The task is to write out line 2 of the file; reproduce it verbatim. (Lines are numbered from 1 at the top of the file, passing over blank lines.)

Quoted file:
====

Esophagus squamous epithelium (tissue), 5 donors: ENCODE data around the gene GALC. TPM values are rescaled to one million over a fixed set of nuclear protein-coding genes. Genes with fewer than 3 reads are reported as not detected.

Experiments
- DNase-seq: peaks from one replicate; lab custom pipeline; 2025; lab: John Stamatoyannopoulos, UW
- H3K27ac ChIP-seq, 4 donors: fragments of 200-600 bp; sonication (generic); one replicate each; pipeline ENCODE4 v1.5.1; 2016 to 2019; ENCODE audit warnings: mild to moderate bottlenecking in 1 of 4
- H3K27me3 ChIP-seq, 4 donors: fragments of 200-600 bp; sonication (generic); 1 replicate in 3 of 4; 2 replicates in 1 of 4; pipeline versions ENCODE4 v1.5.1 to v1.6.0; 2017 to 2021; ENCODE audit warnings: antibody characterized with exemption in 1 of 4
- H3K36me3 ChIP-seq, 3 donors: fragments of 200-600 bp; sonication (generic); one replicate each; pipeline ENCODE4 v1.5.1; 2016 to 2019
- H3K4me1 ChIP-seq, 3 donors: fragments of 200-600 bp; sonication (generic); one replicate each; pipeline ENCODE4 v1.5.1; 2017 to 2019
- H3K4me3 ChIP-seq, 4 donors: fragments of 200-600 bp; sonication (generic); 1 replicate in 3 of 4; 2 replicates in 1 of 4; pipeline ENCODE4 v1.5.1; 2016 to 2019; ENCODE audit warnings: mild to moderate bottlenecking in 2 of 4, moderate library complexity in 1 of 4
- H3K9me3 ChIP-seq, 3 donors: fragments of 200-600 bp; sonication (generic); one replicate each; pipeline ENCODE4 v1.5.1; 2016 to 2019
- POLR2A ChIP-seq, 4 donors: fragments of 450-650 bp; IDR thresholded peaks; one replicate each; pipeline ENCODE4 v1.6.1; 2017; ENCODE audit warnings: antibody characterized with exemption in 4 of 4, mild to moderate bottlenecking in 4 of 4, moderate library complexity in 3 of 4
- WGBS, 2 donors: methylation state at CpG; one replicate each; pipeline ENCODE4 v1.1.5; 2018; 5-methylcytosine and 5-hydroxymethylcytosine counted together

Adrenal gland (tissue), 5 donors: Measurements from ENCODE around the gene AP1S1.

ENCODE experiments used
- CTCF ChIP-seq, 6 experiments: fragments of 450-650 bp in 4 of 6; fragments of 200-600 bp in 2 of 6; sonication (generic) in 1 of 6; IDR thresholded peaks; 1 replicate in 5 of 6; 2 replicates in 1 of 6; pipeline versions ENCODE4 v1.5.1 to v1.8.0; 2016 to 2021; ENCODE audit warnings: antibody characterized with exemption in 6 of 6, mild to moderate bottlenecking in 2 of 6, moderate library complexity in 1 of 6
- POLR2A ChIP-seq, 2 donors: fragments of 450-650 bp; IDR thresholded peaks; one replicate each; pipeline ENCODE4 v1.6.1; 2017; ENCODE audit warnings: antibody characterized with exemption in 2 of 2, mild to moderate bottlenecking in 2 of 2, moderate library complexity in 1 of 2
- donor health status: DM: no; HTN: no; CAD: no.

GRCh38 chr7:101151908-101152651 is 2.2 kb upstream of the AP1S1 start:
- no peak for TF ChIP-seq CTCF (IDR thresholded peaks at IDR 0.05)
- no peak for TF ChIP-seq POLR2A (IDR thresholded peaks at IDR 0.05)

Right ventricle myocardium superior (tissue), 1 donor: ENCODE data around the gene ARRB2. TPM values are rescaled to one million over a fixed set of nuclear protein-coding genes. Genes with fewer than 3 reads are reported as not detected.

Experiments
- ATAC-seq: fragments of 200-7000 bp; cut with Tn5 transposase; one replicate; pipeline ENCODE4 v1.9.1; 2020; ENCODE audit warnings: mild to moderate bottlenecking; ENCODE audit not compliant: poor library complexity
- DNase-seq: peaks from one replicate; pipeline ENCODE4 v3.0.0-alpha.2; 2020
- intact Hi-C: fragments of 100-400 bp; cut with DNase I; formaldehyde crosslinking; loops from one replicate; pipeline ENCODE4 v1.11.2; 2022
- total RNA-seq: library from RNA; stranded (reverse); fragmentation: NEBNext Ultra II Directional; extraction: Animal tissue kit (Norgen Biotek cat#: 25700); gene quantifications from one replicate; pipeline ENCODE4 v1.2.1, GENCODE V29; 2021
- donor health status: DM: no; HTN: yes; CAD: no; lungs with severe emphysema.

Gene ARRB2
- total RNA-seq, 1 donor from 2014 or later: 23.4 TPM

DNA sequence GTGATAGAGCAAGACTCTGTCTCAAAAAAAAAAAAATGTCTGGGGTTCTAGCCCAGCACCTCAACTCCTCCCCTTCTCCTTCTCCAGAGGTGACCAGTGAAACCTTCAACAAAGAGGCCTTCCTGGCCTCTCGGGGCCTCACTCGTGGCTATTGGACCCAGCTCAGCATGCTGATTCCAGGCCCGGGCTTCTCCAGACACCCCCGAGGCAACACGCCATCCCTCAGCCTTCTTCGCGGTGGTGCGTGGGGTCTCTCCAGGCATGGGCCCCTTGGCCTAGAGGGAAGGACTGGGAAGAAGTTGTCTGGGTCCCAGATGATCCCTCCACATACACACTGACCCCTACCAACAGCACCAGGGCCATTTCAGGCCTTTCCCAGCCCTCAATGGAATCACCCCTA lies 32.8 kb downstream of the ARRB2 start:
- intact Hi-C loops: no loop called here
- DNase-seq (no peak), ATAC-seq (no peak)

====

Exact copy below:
Experiments